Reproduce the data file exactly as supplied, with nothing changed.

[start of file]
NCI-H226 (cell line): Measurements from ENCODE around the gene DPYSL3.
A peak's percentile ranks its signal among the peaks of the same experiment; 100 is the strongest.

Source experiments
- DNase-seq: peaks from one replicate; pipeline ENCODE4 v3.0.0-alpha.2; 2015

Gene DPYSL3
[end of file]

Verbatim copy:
NCI-H226 (cell line): Measurements from ENCODE around the gene DPYSL3.
A peak's percentile ranks its signal among the peaks of the same experiment; 100 is the strongest.

Source experiments
- DNase-seq: peaks from one replicate; pipeline ENCODE4 v3.0.0-alpha.2; 2015

Gene DPYSL3